Cho Oyu, Tibet

My 1st 8,000 Meter Peak

As the saying goes, if at first you don’t succeed, attempt an even more audacious goal… or something like that. As part of my 2nd attempt to climb Mt. Everest in the spring of 2014, my small but strong team intended to climb 3 of the 6 tallest peaks in the world. We started by climbing and summiting the world’s 6th tallest peak, Cho Oyu (“Turquoise Goddess”), which stands at 26,906′. Once we completed our climb of Cho Oyu, the intent was to return to Nepal from Tibet and turn our attention to Mt. Everest (29,035′), and its adjacent peak Lhotse (27,940’), the 4th tallest peak in the world. However, in the world of high-altitude mountaineering, things rarely go according to plan.

Unfortunately, tragedy struck the south side/Nepal side of Everest while we were climbing Cho Oyu, when a serac collapse in the Khumbu Icefall killed 13 Sherpa and 3 Nepalese porters. This led to the Sherpa strike that allowed them to voice their grievances with the Nepalese government and effectively ended the climbing season on Everest’s south side, which rendered the latter parts of our plan irrelevant.

With our plans no longer intact, we shifted our sights to climb the North side (Chinese side) of Everest. However, the Chinese proved determined not to provide us a permit to climb Everest, despite the fact that we had an exceptionally strong team, a valid Chinese visa that was good through 5/31/2014, and we were already acclimatized and in the country on their soil climbing Cho Oyu — only miles west of the Everest base camp. We even had extraordinarily senior-level contacts from the US government reach out to their counterparts in the Chinese government at Ministry levels (essentially the equivalent of US Cabinet-level positions), who advocated on our behalf… to no avail.

As, we looked into other options to continue our goal to climb multiple 8,000m peaks (over 26,250′ tall) in a continuous push, we decided on Makalu (the world’s 5th highest peak at 27,765’). Unfortunately, the logistics, infrastructure and team required to climb Makalu in such a tight turnaround proved problematic and expensive, and we did not have the resources to send all four of us. So, Matt Moniz and Willie Benegas continued our team’s mission by changing gears and climbing Makalu in a record-setting, 3-day alpine ascent. Meanwhile, Mike Moniz continued his extraordinary efforts to attain an Everest permit for the team.

At this point, I remained in the region, by relaxing on the beaches of Thailand with my girlfriend, Carla (while Thailand was in the midst of a military coup, no less, but at least the beaches were beautiful), in case our last-ditch efforts shook free the ever-elusive North-side Everest permit. After waiting nearly a week and with the spring Himalayan climbing season quickly coming to a close due to the imminent arrival of the Indian monsoon to the Himalayas, it was time to fly home. I made it home on 5/31, and Mike and Matt Moniz soon followed. And, with that, our Himalayan season came to an end with the team climbing the 5th and 6th highest peaks in the world, but leaving some unfinished business.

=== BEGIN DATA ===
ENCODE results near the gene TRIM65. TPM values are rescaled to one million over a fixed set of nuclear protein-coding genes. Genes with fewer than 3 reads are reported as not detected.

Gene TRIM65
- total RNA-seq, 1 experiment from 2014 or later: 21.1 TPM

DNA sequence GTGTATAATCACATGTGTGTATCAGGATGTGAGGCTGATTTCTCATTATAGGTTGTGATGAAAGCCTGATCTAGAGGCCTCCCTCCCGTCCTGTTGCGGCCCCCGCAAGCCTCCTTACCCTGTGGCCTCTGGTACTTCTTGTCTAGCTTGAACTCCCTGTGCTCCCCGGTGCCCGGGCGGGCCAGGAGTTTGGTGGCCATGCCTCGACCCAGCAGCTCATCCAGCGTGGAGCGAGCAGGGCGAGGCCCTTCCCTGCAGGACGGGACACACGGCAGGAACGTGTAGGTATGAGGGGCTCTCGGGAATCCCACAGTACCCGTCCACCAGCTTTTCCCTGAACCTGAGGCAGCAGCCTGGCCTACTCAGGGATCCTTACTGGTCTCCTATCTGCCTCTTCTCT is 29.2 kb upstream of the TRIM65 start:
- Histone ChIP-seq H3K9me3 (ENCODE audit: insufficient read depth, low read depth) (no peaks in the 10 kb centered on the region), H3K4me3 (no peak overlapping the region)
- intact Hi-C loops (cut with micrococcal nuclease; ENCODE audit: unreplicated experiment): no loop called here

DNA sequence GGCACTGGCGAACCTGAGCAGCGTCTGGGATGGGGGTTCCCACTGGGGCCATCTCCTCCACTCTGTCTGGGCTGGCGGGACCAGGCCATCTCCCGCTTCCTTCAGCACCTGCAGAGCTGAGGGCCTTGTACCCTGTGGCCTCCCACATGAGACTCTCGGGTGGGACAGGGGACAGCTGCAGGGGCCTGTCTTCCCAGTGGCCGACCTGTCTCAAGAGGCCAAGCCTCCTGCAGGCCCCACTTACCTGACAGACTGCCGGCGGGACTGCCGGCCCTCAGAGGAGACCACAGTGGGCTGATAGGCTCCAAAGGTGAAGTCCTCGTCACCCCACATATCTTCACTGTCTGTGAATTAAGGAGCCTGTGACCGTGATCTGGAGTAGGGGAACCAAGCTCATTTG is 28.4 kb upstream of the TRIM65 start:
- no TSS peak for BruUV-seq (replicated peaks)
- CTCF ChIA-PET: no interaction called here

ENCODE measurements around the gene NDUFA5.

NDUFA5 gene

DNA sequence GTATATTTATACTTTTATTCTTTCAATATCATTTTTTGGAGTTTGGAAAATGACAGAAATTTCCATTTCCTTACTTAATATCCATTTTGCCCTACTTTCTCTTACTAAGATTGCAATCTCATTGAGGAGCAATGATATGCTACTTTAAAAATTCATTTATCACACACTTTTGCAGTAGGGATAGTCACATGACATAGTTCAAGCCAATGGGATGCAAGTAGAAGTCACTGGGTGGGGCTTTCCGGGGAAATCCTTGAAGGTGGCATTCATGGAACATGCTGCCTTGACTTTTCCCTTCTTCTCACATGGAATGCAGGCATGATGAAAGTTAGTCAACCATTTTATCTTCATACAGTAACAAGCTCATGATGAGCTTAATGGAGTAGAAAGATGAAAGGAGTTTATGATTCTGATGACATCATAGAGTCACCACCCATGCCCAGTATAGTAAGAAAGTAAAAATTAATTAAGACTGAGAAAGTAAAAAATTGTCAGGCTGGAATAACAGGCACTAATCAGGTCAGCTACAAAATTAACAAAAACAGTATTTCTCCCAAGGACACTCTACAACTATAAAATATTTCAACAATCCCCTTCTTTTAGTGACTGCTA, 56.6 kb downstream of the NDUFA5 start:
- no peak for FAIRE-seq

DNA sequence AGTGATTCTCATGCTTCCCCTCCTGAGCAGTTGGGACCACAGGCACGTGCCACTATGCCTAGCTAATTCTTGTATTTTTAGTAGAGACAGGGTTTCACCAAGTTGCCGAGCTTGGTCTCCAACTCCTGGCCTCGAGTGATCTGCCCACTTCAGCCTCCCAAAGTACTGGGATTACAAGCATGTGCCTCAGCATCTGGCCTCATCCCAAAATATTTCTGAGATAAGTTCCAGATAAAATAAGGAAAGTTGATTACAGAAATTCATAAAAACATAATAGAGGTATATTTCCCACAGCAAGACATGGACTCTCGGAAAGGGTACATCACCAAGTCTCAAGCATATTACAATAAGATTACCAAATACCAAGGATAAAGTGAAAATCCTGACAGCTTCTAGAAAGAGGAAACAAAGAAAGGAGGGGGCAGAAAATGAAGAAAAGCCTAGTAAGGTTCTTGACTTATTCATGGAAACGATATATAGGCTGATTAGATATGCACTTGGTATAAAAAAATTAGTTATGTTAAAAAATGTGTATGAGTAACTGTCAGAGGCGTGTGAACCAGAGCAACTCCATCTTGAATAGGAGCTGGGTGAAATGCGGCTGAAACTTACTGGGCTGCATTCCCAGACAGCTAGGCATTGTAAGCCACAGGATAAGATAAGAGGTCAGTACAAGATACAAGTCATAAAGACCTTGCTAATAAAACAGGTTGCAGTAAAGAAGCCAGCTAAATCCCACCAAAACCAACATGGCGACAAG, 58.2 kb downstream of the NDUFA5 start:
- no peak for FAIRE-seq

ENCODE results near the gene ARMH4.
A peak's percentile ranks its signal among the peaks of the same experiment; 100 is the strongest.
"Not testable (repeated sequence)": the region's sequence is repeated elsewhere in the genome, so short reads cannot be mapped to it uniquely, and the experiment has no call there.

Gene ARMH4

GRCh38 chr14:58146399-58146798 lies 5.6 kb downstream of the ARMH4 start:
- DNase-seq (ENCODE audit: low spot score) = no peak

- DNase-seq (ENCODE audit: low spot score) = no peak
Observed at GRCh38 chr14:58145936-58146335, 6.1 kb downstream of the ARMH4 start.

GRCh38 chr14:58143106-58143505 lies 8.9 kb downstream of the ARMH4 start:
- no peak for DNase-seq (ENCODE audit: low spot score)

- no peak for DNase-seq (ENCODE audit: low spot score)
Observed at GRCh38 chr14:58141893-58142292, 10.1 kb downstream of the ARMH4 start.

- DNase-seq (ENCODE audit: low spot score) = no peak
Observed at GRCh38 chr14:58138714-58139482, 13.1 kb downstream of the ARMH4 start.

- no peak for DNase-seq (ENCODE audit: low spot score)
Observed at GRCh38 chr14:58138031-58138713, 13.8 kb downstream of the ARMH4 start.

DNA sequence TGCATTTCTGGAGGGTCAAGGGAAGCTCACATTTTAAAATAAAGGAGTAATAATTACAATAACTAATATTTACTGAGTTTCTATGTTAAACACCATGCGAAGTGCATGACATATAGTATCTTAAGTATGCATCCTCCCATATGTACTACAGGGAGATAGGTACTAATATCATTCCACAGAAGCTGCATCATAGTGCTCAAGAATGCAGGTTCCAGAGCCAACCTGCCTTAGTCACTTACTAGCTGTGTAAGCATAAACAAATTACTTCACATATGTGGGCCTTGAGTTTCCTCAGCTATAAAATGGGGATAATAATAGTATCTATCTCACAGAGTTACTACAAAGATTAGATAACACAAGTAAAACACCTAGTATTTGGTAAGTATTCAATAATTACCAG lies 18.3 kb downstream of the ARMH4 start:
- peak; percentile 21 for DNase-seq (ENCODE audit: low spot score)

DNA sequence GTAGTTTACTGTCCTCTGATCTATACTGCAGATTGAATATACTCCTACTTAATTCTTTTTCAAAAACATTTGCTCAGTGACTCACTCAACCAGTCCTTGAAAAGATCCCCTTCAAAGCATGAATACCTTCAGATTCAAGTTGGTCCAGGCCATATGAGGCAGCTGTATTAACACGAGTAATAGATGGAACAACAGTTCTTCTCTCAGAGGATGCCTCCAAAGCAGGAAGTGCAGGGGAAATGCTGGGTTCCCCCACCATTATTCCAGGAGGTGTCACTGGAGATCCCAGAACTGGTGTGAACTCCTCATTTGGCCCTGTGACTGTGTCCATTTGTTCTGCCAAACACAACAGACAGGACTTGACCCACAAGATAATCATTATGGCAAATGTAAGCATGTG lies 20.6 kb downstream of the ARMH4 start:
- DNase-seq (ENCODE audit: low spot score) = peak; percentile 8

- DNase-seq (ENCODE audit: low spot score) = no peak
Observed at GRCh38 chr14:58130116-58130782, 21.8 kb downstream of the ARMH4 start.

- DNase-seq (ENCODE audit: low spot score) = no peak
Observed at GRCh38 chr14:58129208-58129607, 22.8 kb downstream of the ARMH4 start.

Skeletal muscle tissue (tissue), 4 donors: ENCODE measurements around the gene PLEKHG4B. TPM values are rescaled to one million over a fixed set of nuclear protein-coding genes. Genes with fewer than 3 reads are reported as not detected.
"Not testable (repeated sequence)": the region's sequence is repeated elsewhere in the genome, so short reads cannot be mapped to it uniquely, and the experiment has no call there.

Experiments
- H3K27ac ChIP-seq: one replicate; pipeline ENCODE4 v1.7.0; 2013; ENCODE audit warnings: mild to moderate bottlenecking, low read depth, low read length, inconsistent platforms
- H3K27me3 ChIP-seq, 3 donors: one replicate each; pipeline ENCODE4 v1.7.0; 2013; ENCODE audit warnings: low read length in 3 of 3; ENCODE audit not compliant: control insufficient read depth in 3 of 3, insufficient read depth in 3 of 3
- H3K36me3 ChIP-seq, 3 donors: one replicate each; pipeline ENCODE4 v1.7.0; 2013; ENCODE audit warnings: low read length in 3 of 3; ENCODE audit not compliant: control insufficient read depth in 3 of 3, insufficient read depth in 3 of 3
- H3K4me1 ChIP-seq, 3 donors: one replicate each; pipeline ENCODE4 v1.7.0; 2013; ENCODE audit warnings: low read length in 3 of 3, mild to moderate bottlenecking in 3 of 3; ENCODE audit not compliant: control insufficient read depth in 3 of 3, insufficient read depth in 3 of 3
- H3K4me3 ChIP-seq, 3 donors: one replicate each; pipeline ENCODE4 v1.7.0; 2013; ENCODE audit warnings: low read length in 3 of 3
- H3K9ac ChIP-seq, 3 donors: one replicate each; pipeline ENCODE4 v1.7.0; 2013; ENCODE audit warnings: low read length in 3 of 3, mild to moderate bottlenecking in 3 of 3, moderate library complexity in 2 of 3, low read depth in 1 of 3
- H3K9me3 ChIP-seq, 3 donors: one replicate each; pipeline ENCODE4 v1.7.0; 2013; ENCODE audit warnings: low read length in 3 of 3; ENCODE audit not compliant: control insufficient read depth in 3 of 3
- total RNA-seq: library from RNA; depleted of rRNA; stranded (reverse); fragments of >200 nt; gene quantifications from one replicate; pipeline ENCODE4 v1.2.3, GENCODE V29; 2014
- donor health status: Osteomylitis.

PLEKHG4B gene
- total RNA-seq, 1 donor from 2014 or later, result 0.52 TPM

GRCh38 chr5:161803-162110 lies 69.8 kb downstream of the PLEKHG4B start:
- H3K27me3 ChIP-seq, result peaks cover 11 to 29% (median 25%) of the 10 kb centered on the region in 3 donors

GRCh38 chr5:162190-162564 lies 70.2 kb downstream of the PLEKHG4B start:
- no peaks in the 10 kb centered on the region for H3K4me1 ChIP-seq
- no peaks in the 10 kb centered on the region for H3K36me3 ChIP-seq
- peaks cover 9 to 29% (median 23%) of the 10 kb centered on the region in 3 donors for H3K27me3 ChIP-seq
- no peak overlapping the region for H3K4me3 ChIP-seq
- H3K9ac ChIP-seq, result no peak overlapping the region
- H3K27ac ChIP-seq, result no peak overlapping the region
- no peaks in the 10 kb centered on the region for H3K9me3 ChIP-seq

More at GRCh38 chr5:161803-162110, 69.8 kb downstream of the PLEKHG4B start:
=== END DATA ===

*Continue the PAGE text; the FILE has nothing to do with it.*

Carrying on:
I think we all believe strongly that our team would have accomplished our goal of climbing three 8,000 meter peaks in one push had the South side season on Everest not ended in tragedy or if the Chinese had simply granted us a permit to climb the North side of Everest. The team was strong, determined, acclimatized and in good health coming off our successful climb of Cho Oyu, which made the circumstances that were well beyond our control sting that much more. It’s one thing when you are unable to climb due to illness, physical exhaustion, inability, poor conditions/weather, etc. and it’s a whole other thing to be denied your dream by nameless, faceless bureaucrats. It was certainly a season of ups-and-downs, but I am thankful for the incredible climb of Cho Oyu and the camaraderie of my teammates, which will make the good memories far outweigh the frustrations of this adventure.

The ascent of Cho Oyu on its own will remain memorable for me for a number of reasons, despite how the rest of our expedition did not work out as planned. Cho Oyu is typically climbed in the fall season when the post-monsoon snows are plentiful, which makes the climbing easier and more straightforward. Climbing it in the spring season, which is rare, made it significantly more challenging with much steeper sections of near-vertical ice, and with the upper yellowband being nearly devoid of snow the rocky terrain was significantly more difficult to negotiate in crampons. These conditions made it more challenging, but in the end that much more rewarding.

However, the most rewarding part of this climb for me was the fact that due to our small team size, we really got to know our Sherpa team well, and we climbed with them more in partnership than is typical on most expeditions. Additionally, we put our entire team on the summit at the same time, including all of our Sherpa, a rarity on 8,000 meter peaks, where everyone typically climbs at their own rate. With such a strong team, we were all able to stay together and celebrate our success on the summit as a complete team.